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The Totally Not Confusing World of Various Cannabis Oils

September 11, 2018

Over the weekend a big-time natural skincare company announced the upcoming launch of a “Cannabis based” product, and it was interesting to see how they played with buzzwords to make it seem like more than it is (kindof). I forgot to ignore my Aries instincts and regrettably trolled a troll in the comments, so to redeem myself I’m breaking down the different types of “cannabis oils” that are finding their way into skin products as of late, and the different ways they each interact with the human body. Fair warning they pretty much all sound the same to purposely confuse the shit out of you. #dontblamethemessenger

 

In general: topically applied Cannabis - even those utilizing THC - *rarely* produce psychoactive effects. Our skin is meant to act as a filter between our organs and the outside world, making it difficult to penetrate by design. This isn’t to say it’s *not possible* and certain factors, like the permeability of your skin (regularly well moisturized, freshly hot showered increases likeliness) of a psychoactive possibility, but again - you’re an anomaly if that happens. Instead, #CannabinoidReceptors (both CB1 and CB2) located in various layers of the skin interact with cannabinoids and handle the messages they deliver.

 

+ Cannabis Oil - cannabinoid rich concentrated extract derived from the flowers and sugar leaves of the female Cannabis plant, generally with high levels of THC(a, depending on process) in addition to other cannabinoids such as CBG, CBN and CBD. Rick Simpson, CO2, Distillate, BHO, Sauce, Shatter (I’m probably missing some...) are all considered cannabis oil.

 

Skincare products made with this type of extract directly activate the Endocannabinoid System (ECS) and are only legally available at dispensaries. They are great for moderate to severe pain, inflammation, muscle tension and severe skin conditions such as excema and psoriasis.

 

+ CBD Cannabis Oil - similar to Cannabis Oil, except extract utilizes plants that have a considerably high CBD content in addition to a THC content over .3%. Common CBD:THC ratios are 1:1, 2:1, 4:1 and 20:1.

 

Skincare products with high CBD and low THC are great for mild to moderate pain, inflammation, tension and skin issues. Stick to the more equivalent ratios (1:1) for more severe issues. These products both directly and indirectly stimulate the ECS, are also only available through a dispensary.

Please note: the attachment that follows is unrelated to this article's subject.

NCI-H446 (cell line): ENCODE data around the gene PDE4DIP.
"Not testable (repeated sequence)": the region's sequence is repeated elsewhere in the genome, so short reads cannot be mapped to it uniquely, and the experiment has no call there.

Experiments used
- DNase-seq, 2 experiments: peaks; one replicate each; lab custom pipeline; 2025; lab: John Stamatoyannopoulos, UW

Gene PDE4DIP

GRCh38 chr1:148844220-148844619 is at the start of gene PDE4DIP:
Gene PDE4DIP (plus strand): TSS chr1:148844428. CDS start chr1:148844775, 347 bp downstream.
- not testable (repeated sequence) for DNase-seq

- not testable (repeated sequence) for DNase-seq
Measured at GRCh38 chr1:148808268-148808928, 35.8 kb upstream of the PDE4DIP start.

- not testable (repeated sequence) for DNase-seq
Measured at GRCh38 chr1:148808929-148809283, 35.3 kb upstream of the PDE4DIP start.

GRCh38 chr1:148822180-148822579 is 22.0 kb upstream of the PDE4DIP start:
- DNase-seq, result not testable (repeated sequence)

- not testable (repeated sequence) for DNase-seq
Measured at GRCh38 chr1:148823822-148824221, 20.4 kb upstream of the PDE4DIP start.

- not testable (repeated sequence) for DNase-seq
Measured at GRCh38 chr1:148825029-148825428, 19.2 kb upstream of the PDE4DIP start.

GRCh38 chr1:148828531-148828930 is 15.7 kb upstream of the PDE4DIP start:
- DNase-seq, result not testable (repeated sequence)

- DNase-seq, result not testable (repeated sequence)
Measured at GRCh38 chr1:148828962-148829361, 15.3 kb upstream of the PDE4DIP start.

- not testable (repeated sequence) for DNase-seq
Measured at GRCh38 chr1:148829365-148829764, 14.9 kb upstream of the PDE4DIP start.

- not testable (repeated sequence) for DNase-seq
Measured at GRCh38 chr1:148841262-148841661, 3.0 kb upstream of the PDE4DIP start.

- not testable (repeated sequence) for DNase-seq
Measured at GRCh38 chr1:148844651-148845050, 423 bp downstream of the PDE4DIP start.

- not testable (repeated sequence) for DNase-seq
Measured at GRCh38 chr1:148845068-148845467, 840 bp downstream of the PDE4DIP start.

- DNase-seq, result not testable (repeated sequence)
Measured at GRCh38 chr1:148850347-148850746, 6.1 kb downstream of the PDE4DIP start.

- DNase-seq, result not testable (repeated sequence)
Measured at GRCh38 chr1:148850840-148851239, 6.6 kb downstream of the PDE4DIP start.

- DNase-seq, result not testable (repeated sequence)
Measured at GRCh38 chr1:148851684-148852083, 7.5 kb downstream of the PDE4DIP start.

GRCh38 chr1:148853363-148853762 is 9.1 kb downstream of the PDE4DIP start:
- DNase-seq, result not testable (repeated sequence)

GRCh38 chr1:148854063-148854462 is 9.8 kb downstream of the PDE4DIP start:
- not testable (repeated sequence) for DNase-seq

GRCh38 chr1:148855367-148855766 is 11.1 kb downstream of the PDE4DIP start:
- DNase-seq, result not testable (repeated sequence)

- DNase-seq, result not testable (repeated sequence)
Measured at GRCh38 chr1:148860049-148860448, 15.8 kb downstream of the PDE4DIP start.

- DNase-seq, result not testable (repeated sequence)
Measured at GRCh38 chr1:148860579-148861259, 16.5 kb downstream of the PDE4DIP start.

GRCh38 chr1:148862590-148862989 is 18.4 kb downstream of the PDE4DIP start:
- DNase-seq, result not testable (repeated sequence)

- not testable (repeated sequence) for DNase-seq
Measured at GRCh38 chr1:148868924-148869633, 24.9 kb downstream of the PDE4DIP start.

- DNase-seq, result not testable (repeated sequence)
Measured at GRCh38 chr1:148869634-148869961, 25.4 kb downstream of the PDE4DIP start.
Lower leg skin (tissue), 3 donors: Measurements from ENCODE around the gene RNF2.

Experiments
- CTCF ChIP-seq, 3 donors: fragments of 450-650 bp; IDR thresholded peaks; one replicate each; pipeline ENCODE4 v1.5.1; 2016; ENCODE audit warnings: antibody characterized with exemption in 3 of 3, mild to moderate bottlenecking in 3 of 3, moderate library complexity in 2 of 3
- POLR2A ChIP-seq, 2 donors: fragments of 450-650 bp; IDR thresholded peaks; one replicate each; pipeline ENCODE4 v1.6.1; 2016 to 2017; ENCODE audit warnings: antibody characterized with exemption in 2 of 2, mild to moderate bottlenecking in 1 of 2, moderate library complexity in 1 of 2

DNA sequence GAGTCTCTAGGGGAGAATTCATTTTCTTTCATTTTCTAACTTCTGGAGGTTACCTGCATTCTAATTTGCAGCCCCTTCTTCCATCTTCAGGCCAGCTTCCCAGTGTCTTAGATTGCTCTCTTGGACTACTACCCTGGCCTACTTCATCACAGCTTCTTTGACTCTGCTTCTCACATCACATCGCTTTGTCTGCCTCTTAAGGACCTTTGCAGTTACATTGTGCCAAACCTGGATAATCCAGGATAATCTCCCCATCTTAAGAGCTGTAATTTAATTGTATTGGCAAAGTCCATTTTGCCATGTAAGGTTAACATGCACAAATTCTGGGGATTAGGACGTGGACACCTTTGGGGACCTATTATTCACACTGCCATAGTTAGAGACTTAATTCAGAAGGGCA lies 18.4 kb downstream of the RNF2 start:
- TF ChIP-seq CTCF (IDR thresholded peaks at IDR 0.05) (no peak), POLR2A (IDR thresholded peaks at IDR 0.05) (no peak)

+ CBD Oil/Hemp Oil - Hemp and CBD oil refer to extracts derived from the from the female Cannabis plant, with a considerable CBD content and THC content under .3% (giving it the nickname Hemp). The two subcategories define the extraction process and overall product: 

 

1) CBD oil generally refers to a full spectrum (often CO2) extract that is rich in multiple cannabinoids (CBDa, CBD, CBG) and the natural terpenes of the plant. 

 

2) Hemp Oil often refers to isolated CBD that has been added to a carrier oil. 

 

Skincare products featuring either of these “cannabis oils” are available nationwide (check your state’s specifics, some* are isolate only). Assuming the skincare product features additional ingredients, both types of CBD rich oil interact with body similarly - the CBD indirectly activates the body’s own Endocannabinoid System, encouraging increased production of the (endo)cannabinoids our own body makes to remedy the problem.

 

These products are great for occasional, mild to moderate pain, inflammation, and skin issues. 

 

+ Cannabis Sativa Seed Oil (CSSO)/Hemp Seed Oil (HSO) - buzz word play is so funny. CSSO is the scientific name for HSO, referring to the multipurpose cooking/beauty oil produced from the seeds of the Cannabis (Hemp) plant (bc no one is wasting high THC seeds). You can find organic CSSO/HSO pretty much everywhere nowadays, since it neither directly nor indirectly stimulates the ECS. It’s not worthless though, as HSO contains a healthy dose of Omega-3 & Omega-6 essential fatty acids. Researchers have discovered that a diet high in balanced doses of these two promote an increased presence of CB receptors on cell growth. Read: our skin cells renew every ___ days. By (topically and internally) feeding them the essential fatty acids they need, you ensure the new skin cells will have an increased presence of CB receptors. More receptors = more endocannabinoids naturally being produced = healthier skin. 

 

Cannabis Infused Oil - just for one last confusing clarification, this is the kind I’m always talking about. For me, and I’d think most makers that list it in their ingredients as such, Cannabis Infused Oil refers to when the carrier oil acts as the solvent to extract the plant magic (as opposed to melting a concentrate into other ingredients). Pictured is such utilizing fresh-from-the-plant flowers and MCT oil. 

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